Full length paper

Temporal variation and size class distribution in a hepertological assemblage from Córdoba, Argentina

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Cuadernos de Herpetología 19 (1): 35-52, 2005 rmartori@exa.unrc.edu.ar

Abstract

From a conservationist perspective, knowledge of the abundance, diversity, and activity patterns of a herpetological assemblage is essential to understand community dynamics and habitat utilization. We proposed four null hypotheses regarding the dynamics of an assemblage of amphibians and reptiles from Argentina: 1) The capture frequency of each species studied is similar during the two years; 2) The capture frequency of each species is similar in every month of each period; 3) The activity of each species is similar to that of every other species and 4) The proportion of each size class for each species is similar throughout the year. During the study, nineteen species were collected: ten species of Amphibia belonging to four families, and nine species of Squamata, distributed among seven families. In relatively complex habitats, with dense vegetation and very irregular herpetological activity, the pitfall method is one of the few efficient ways to evaluate terrestrial animal activity. Pitfall traps are an effective method to perform herpetological inventories, but results must be reported with caution because traps capture some species more easily than others. The main results of this study were: Hypothesis 1 was rejected for all species except Mabuya dosivittata, which showed similar frequencies during both years. Hypothesis 2 was rejected, as all species showed significant seasonal differences. The most variable species were Bufo fernandezae and Odontophrynus americanus; the most constant was Pantodactylus schreibersi. Hypothesis 3 was rejected for all species; except Elachistochleis bicolor that showed a similar activity pattern as the assemblage. Hypothesis 4 was rejected, size groups of each species showed temporal variation due to recruitment and recruitment period varied in and between species. During the first period, the highest diversity index was registered in April 1999 (5.46). During the second year the highest diversity index recorded (6.85) was in January 2000. This study shows the importance of long-term studies for conservation purposes. It also emphasizes the importance of understanding variation of the phenologies of individual species and the variation of activity and diversity within assemblages between years.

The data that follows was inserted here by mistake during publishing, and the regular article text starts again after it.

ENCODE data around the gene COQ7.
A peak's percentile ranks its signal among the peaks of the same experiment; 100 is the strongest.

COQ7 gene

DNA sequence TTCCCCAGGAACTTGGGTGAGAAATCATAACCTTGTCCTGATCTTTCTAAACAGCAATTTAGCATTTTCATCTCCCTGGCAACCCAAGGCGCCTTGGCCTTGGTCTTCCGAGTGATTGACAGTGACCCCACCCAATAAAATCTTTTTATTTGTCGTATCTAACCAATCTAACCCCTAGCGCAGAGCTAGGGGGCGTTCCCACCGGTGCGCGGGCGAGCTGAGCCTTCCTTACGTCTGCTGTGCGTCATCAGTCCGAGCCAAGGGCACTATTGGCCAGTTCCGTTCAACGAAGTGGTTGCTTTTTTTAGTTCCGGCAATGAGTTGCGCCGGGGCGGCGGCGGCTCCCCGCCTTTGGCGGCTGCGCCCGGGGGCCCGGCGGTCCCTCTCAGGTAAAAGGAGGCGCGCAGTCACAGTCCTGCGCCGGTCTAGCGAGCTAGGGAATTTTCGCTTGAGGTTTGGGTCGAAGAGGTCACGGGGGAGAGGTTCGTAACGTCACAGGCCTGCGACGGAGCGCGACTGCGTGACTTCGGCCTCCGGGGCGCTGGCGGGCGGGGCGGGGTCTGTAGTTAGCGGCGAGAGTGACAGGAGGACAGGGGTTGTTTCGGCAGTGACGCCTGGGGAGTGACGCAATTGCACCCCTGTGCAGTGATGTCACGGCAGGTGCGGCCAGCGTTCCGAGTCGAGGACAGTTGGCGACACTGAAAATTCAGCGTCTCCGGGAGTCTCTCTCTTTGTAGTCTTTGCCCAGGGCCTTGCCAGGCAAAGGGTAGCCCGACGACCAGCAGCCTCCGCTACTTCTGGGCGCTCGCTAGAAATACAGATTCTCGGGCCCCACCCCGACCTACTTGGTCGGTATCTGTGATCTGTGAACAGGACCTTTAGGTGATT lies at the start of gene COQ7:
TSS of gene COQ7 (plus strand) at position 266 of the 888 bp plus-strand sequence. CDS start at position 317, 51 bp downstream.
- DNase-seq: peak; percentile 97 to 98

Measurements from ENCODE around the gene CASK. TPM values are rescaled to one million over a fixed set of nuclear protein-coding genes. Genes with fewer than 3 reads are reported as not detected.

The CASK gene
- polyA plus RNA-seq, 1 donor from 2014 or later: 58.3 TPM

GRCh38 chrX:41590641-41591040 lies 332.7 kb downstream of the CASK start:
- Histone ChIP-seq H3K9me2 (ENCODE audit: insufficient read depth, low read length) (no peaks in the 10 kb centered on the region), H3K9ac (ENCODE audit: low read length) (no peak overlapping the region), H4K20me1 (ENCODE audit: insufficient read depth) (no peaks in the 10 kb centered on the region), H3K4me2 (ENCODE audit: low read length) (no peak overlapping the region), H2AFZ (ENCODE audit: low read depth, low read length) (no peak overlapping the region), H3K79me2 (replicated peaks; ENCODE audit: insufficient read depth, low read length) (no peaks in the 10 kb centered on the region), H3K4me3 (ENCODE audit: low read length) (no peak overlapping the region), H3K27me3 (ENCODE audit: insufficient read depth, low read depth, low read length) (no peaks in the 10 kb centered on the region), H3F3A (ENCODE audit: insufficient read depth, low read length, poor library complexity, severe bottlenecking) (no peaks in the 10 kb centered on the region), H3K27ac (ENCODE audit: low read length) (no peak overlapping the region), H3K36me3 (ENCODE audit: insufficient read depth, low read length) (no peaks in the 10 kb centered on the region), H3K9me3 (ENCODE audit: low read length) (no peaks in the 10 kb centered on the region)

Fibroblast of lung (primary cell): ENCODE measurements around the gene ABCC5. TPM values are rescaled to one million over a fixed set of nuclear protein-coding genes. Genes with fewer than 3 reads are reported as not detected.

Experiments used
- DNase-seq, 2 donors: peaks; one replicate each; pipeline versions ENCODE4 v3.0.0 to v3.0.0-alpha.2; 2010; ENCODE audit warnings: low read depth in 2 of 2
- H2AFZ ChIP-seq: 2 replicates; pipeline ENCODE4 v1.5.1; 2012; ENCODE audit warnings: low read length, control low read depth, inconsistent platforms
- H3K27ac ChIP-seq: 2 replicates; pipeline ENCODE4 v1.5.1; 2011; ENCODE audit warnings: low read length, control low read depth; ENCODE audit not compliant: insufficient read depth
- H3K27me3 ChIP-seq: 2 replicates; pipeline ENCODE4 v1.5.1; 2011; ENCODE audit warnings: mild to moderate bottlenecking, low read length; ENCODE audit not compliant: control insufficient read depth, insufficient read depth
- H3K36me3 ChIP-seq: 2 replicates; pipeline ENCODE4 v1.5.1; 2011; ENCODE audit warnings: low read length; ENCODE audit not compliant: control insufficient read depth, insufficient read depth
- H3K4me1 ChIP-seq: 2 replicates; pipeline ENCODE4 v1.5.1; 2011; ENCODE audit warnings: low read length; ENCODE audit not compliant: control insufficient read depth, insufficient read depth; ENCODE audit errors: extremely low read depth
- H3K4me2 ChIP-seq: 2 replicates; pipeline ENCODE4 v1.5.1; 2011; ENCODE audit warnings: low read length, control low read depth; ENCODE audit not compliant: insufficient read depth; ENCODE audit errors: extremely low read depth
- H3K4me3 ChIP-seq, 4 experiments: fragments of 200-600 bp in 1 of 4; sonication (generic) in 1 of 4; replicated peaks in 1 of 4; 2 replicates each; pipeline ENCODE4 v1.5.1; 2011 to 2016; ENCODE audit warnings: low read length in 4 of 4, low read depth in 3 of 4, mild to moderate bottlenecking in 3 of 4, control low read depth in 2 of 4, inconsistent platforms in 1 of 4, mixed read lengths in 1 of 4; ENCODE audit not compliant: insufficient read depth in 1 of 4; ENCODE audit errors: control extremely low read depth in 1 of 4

Key words:

Amphibia; Squamata; Argentina; ensamble; clases etarias

Received: Nov. 04, 2004 ▪ Accepted: May. 11, 2005

Associate Editor: F. Cruz
Martori, R.; Aun, L.; Gallego, F. & Rozzi Giménez, C. 2005. Temporal variation and size class distribution in a hepertological assemblage from Córdoba, Argentina. Cuadernos de Herpetología 19: 35-52.